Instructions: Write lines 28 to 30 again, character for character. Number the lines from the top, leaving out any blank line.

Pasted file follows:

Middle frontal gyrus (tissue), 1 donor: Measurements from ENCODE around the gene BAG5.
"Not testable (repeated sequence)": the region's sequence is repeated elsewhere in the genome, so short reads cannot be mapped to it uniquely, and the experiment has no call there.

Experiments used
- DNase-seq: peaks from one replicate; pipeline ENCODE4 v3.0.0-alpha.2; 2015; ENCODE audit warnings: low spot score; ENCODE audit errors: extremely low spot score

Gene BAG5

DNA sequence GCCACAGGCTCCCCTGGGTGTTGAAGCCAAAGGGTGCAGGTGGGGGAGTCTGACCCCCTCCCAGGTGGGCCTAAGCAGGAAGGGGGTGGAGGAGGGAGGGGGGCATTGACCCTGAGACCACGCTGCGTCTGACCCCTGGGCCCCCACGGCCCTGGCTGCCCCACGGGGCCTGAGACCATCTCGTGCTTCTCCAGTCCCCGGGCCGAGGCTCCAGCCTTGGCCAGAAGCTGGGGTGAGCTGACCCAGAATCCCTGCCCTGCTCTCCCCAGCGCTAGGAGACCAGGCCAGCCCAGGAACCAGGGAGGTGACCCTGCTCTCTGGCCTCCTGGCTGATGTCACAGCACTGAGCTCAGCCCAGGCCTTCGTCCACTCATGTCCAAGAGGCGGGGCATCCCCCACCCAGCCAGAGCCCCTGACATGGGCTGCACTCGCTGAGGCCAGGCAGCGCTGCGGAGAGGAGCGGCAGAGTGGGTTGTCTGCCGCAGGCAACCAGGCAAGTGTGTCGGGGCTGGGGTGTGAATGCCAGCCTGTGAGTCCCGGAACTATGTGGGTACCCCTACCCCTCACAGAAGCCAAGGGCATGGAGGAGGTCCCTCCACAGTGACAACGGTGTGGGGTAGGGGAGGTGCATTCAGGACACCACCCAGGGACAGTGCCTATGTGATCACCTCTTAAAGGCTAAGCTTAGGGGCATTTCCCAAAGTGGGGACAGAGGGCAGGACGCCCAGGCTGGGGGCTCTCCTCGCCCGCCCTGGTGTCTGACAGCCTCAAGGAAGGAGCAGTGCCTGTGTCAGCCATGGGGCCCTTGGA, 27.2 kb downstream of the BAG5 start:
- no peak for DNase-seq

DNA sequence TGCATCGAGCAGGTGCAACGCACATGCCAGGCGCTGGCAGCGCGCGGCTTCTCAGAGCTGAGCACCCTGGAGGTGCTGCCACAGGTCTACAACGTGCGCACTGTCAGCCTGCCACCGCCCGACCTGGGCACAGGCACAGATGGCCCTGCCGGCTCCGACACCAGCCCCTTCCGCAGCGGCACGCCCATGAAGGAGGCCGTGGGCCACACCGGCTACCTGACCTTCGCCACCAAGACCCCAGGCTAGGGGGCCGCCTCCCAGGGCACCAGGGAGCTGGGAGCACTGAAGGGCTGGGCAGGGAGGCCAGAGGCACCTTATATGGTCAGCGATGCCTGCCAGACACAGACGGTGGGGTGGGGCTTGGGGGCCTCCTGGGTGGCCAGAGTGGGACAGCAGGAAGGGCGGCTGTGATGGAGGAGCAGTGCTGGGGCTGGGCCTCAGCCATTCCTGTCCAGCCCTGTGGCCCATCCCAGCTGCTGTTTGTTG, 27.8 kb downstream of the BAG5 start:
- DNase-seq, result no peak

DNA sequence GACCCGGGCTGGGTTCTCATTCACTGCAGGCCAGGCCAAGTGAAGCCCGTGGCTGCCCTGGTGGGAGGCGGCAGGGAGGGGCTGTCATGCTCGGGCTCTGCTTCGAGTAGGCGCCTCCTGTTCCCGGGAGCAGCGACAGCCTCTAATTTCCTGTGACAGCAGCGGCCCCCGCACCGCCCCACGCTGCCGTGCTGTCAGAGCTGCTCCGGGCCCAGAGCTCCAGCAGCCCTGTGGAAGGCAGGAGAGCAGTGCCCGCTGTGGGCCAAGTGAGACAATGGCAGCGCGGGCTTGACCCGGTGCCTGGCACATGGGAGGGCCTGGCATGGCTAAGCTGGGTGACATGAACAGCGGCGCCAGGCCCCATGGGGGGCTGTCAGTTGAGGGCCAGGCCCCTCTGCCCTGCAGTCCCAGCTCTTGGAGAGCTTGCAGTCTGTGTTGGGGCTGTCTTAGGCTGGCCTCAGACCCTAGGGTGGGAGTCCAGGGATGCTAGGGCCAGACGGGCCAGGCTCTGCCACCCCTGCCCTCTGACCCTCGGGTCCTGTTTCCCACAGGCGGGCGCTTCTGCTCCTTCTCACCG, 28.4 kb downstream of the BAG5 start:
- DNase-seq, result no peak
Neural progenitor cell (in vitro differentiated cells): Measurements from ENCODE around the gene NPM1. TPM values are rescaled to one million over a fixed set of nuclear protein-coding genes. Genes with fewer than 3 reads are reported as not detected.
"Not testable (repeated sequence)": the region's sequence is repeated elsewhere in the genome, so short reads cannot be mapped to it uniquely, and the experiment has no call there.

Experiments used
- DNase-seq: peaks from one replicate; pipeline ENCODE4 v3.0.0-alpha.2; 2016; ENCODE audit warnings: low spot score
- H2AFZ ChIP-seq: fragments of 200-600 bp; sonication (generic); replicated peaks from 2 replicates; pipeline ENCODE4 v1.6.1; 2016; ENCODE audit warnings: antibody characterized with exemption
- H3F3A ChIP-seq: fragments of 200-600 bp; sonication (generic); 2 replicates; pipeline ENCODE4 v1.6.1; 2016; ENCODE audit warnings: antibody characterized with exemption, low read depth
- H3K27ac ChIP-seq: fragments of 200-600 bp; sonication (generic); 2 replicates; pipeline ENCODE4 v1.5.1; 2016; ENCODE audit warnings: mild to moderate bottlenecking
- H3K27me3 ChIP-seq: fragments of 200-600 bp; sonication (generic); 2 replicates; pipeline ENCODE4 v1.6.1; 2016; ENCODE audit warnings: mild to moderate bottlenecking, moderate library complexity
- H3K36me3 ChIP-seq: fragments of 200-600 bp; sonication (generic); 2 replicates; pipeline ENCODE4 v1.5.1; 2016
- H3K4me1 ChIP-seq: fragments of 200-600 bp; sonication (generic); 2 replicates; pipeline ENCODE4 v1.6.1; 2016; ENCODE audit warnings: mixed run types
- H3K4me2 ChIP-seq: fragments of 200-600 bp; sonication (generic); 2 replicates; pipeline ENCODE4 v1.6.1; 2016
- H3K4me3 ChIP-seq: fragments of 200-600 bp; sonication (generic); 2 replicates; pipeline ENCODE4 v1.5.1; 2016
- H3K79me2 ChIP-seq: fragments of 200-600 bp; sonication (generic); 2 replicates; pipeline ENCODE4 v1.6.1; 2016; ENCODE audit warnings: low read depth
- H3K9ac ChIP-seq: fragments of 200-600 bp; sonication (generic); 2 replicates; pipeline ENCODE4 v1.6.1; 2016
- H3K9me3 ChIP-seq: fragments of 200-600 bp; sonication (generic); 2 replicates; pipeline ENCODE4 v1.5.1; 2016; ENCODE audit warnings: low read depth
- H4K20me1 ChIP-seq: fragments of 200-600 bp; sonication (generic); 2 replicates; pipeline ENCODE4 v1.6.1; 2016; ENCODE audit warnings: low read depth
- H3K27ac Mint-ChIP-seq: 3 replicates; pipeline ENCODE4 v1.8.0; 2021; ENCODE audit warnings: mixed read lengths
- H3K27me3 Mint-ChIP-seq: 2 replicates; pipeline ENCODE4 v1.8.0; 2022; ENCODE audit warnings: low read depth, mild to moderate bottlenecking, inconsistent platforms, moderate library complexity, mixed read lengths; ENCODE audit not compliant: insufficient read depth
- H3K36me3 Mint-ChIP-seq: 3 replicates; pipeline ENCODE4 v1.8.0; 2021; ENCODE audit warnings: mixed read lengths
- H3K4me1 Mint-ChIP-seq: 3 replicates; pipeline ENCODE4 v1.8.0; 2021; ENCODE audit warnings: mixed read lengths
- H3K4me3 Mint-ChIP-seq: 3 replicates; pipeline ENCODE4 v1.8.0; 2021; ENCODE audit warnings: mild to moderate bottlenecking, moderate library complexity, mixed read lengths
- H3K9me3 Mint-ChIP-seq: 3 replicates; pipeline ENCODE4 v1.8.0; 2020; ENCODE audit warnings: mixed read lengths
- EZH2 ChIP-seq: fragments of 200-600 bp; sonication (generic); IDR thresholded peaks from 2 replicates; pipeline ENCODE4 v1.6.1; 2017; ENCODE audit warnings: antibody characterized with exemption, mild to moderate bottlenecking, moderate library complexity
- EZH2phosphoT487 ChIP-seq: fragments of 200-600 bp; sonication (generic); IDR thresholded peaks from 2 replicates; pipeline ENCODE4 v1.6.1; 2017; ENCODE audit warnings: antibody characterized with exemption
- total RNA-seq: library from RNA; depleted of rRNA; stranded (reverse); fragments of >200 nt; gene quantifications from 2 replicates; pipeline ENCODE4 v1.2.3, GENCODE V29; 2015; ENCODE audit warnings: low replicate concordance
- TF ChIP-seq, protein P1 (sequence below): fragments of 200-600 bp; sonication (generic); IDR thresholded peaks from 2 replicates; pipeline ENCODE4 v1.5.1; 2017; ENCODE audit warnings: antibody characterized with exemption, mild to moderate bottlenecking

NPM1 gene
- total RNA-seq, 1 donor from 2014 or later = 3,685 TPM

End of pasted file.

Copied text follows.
- H3K27ac Mint-ChIP-seq: 3 replicates; pipeline ENCODE4 v1.8.0; 2021; ENCODE audit warnings: mixed read lengths
- H3K27me3 Mint-ChIP-seq: 2 replicates; pipeline ENCODE4 v1.8.0; 2022; ENCODE audit warnings: low read depth, mild to moderate bottlenecking, inconsistent platforms, moderate library complexity, mixed read lengths; ENCODE audit not compliant: insufficient read depth
- H3K36me3 Mint-ChIP-seq: 3 replicates; pipeline ENCODE4 v1.8.0; 2021; ENCODE audit warnings: mixed read lengths